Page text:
The first time the patient came she attended with her finace. The second time with fiance and aunt. She now asked that they leave the room and then thought they were plotting against her. Well? Perhaps. It seems plausible that they thought she should be in hospital. But the beauty, to my way of thinking, is Poser’s unconscious attention to a psychic evolution. The patient comes with her fiance, and it seems to go well. The second visit is with an aunt and she dismisses them both on the grounds that they are plotting against her. She claims that she is not psychotic but suffering from a “palsy”. In that word are several phonemic possibilities. I heard “pall” and then “see”. I also imagined something that gave rise to a pause, a pall that stops expression. What might she want the analyst to see? What would give rise to a slowing up of things? Steve then intuitively changes his narrative. The fiance is now a “boyfriend” who comes in her place. Both have been demoted. What does this mean? Who knows? But Poser’s receptive intelligence has conveyed to us a complex that is certainly communicated by the patient. The analyst, in my view, is not obliged to know; indeed, how could he? What is he to make of the shift, from a fiance and his wife (to be disturbed), then a triad involving an aunt, then the vanishing of the patient, the regression from fiance to boyfriend, and then the guy standing in her place? What has happened? I have no idea. And perhaps Poser also does not know what has happened. But if she were to return alone and unattended, who knows what she would say? Would it make any difference? Or does she need to disperse her self through a presumed marriage to be, that is thwarted by marriages in the family of origin?

Poser is correct that none of my patients in breakdown have been psychotic for long. No voices heard, but visually intense phenomenon, yes. I reckon that in the course of the three day sessions my patients are in deep eidetic territory but as they are not speaking I am not privy to their thought process.

He asks if it is possible, in my view, for him to set up an outpatient treatment setting for this patient and I think, yes, it is possible. Establishing psychiatric colleagues to be part of that team is crucial, as he indicates, and he implicitly conveys that were the patient not hospitalized he thinks he could have reached her. There is something in the emotional communications latent to his writing that seems to me clinical evidence that he should pursue this possibility. I have worked with people who begin analysis having come from hospital and although much may have been lost in the process, we have to accept the very different terms of engagement.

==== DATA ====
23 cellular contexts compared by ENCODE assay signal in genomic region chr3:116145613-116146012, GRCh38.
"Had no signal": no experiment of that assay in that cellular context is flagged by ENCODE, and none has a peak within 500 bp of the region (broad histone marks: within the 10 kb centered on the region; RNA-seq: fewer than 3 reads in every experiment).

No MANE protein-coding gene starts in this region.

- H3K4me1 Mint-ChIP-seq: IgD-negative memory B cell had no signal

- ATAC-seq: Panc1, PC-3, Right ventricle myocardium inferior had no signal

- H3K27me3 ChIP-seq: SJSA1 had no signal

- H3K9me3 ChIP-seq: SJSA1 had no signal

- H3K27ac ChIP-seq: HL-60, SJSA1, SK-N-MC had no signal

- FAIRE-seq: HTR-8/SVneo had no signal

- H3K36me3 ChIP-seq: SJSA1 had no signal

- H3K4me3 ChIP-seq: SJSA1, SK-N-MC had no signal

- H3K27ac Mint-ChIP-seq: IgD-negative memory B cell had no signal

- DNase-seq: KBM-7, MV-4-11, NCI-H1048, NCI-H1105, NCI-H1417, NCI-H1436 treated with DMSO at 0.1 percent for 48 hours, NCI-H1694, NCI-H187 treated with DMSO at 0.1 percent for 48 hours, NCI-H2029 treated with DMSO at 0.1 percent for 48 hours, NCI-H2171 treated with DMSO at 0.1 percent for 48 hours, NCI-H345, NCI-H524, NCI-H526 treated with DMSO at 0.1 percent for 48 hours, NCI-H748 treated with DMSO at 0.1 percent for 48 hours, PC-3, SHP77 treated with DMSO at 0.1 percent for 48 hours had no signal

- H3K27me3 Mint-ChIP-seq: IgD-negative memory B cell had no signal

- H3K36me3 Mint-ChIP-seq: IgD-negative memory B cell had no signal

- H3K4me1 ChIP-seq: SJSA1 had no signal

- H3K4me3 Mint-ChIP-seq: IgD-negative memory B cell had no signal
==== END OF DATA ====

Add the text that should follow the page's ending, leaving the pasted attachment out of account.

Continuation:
In 2014 I hope to conclude a book on schizophrenia which has been occupying much of my time these last few years. In that book I indicate how I work with psychotic analysands and indeed it will be clearer how different this is from working with those people described in “Catch…”.

Sacha Bollas has also brought to my attention that my April comment could be construed as stating that clinicians had to be in full compliance with all regulatory requirements before providing extended sessions. I can see how that comment could create that impression. In fact, provided one has a psychiatrist in the picture, assuming clinical responsibility, then I think there should be little problem in setting up this treatment paradigm. I do think one should, however, make one’s practice position clear to appropriate groups, not to ask permission, but to indicate a change in the ordinary way of doing things.

I should also take this moment to add that Sacha Bollas’ interrogation of me at the end of the book was his collation of objections made to my lectures on this topic in the United States. We decided to put them into a dialogic format. While he has a positive regard for cognitive behavioral therapy and other modalities, he is a psychoanalytical psychotherapist and not a CBT or DBT practitioner.

I would like to thank Tracy Morgan for her thoughtful interview and those of you who elected to take part in this extended discussion.

Steven Poser April 29, 2013 at 10:47 am

I have recently seen a young woman twice who has had two previous hospitalizations in the past few years, hears voices, and has a diagnosis of psychotic disorder. She was working a part-time job, planning to go back to school, and had recently moved in with her boyfriend to whom she is engaged to married, after living in a family home peopled by her aunt, father and various cousins. She came first with her fiance and had an immediate and powerful transference to me and wanted me to be her therapist. I wanted to take her on and immediately went about getting a support team around the prospect of treating her, including securing referrals to two psychiatrists with clinical affiliations to nearby hospitals who I am planning to approach should the treatment begin. My thinking was that if I could get a real support team around me and if I could get someone to both bring her to the office and take her home after the session, I could go ahead and see her for 50 minute sessions. The second time the patient came with her fiance and aunt. The patient asked that her fiance and aunt leave the room and became frankly psychotic, paranoid, and thought-disordered. She thought her aunt and fiance were plotting to have her put away in a mental hospital but that in fact she suffered from neurological problems in her brain owing to what she claims was a mild case of cerebral palsy when she was a child. She never came back for her third session, but the boyfriend did come in her place and said she had been hospitalized by a psychiatrist near her family home and could conceivably be there for several weeks. She has been heavily medicated and I don’t know where she is, though the hospital called to ask if I would be willing to see her when she was discharged and whether I had a psychiatrist who could look after her if she were to return to where she resides with her boyfriend.